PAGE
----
Many believe that “hydrangea hysteria” erupted in 2004 with the debut of the reblooming bigleaf hydrangea, ‘Bailmer,’ known by its trade name of Endless Summer™. Since this mophead hydrangea cultivar entered the marketplace, the interest in mophead and lacecap hydrangeas skyrocketed, especially remontant or reblooming types. This frenzy to produce bigger-flowered, smaller-statured, more floriferous hydrangeas caused the number of Hydrangea macrophylla cultivars to swell to more than 300 and counting.
Hysterical hydrangea breeders diverted their attention to other species, notably the native, white-flowered smooth hydrangea (Hydrangea arborescens), which gave rise to the pink-flowered Invincibelle™ Spirit ‘NCHA1’ in 2010 and the new-and-improved Invincibelle™ Spirit II (‘NCHA2’) this past Spring.
Even the often maligned panicled hydrangea drew attention from plant breeders, who looked past its gawky, gangly stature (15 to 25 ft. high and 10 to 20 ft. wide) and homed in on its large mid-summer white panicles, preference for full sun, and tolerance to drought. Their breeding efforts led to a wide range of cultivars boasting a variety of shapes and sizes that include ‘Bulk’ (Quickfire™), ‘Phantom’, and ‘Tardiva’.
Despite these contenders, the beloved bigleaf hydrangea has no rivals. While visiting the hydrangea collection at the SC Botanic Garden this past week, I can see why. There are mopheads with cabbage-sized blooms and dainty, more refined-looking lacecaps with flattened, disk-shaped inflorescences. On many bigleaf hydrangea cultivars, their flowers are either blue or pink depending on the level of aluminum that’s available in the soil, which is dictated by the soil pH. For blue flowers on your mophead and lacecap or French hydrangeas, maintain a soil pH between 5 and 5.5. An acid soil increases the availability of aluminum, which turns the flowers blue. Apply sulfur to reduce the pH to this ideal range in late summer or when you see new growth emerging in the Spring. To avoid having to adjust the pH, grow a blue-flowered hydrangea such as ‘All Summer Beauty’, ‘Blue Wave’, or ‘Nikko Blue’.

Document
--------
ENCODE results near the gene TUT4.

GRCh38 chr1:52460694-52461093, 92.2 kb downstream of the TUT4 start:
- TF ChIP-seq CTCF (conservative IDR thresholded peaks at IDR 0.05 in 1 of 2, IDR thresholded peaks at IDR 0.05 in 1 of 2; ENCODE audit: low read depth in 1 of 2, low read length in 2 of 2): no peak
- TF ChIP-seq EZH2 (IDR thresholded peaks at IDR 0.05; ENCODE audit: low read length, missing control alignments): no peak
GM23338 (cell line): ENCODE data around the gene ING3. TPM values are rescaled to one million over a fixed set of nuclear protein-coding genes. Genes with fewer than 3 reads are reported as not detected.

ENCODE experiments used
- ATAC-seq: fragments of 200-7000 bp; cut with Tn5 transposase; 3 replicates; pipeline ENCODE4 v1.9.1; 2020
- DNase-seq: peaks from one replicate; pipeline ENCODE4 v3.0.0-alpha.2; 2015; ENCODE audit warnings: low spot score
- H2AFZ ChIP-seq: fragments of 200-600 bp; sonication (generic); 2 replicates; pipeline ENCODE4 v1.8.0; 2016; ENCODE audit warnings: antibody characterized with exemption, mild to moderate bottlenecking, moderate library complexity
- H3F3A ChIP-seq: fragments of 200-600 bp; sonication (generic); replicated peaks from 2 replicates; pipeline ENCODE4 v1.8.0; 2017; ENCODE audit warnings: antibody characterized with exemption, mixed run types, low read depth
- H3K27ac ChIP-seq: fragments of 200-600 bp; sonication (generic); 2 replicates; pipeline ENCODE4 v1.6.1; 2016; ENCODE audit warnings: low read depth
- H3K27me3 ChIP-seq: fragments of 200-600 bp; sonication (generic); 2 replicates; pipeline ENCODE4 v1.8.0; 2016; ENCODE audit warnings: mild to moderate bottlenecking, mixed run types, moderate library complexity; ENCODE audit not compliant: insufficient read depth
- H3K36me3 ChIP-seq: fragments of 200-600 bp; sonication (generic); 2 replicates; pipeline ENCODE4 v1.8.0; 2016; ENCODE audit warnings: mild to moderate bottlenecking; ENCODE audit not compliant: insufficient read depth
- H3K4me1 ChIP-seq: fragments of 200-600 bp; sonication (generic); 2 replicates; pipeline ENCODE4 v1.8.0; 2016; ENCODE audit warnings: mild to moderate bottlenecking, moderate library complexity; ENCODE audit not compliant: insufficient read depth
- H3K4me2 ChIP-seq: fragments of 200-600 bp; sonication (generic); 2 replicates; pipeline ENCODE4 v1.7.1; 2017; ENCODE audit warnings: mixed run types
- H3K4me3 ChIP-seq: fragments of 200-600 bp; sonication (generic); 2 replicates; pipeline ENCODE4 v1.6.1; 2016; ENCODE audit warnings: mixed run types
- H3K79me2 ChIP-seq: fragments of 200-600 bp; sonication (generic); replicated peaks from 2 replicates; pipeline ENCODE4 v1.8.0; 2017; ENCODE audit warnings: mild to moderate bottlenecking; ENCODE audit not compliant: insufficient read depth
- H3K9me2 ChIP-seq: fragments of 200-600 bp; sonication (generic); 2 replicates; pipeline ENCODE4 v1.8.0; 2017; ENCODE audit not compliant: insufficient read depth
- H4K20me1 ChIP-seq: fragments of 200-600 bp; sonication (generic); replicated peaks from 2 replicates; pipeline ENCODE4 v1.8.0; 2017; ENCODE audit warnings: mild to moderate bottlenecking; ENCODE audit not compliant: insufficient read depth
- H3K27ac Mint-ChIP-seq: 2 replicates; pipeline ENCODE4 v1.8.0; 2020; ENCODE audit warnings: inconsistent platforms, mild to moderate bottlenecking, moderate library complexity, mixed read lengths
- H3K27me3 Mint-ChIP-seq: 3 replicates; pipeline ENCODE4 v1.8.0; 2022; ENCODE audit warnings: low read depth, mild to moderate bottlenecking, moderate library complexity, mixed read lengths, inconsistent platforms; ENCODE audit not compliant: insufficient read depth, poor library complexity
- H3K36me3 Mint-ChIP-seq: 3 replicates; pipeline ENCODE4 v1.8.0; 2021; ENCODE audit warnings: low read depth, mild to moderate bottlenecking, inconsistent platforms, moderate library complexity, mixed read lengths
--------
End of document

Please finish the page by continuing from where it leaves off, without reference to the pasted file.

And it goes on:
Pink flowers occur on bigleaf and lacecap hydrangeas with a soil pH between 6.0 and 6.5. In this pH range, aluminum becomes “tied up” or rendered unavailable in the soil and so is absent from the flowers. Use lime to increase the soil pH to this desirable range. To avoid having to maintain a particular pH, grow pink-flowering cultivars such as ‘Forever Pink’ and ‘Pia’.
The cultivar ‘Goliath’ is an old-timey bigleaf hydrangea from Germany that produces bouquet-sized blooms that range in color from deep pink to purplish-blue. June 8, 2015. SC Botanical Garden, Clemson, SC.
Some cultivars produce a kaleidoscope of colors, such as ‘Goliath’, which is perfect for people who aren’t sure if they want pink, blue, or blurple (a combination of pink and blue) hydrangea flowers.
If you have a landscape with high, filtered shade or a site that receives morning sun and afternoon shade, grow hydrangeas. Dr. Michael Dirr, renowned plantsman and author of Dirr’s Encyclopedia of Trees & Shrubs (Timber Press, 2011), evaluated over 250 cultivars of Hydrangea macrophylla in Athens, Georgia, and created two lists of favorites. His “historical” favorites include ‘All Summer Beauty’ (mh = mophead), ‘Ami Pasquier (mh), ‘Blue Wave’ (lc = lace cap , Frillibet (mh), Generale Vicomtesse de Vibraye’ (mh), ‘Lanarth White’ (lc), ‘Lilacina’ (lc), ‘Mme. Emile Mouillere’ (mh), ‘Mousseline (mh), Nikko Blue’, (mh), ‘Veitchii (lc), and ‘White Wave’ (mh). His list of reblooming bigleaf hydrangeas include ‘Blushing Bride’ (mh), ‘David Ramsey (mh), ‘Decatur Blue’ (mh), Endless Summer® (mh), ‘Mini Penny’ (mh), ‘Oak Hill’ (mh), ‘Penny Mac’ (mh), and Twist-n-Shout™ (lc).
You don’t have to take his word for it. In the hydrangea collection at the SC Botanic Garden there are 39 cultivars of bigleaf hydrangeas in bloom right now, and more than 30 cultivars of mountain hydrangea, oakleaf hydrangea, smooth, and panicled hydrangea. This team of 5 hydrangeas will provide color in your garden from May to late September, and will always give you an excuse to go outside for a spell. If the heat and humidity is not to your liking, you can always enjoy them as cut flowers indoors.
Bob Polomski © 2016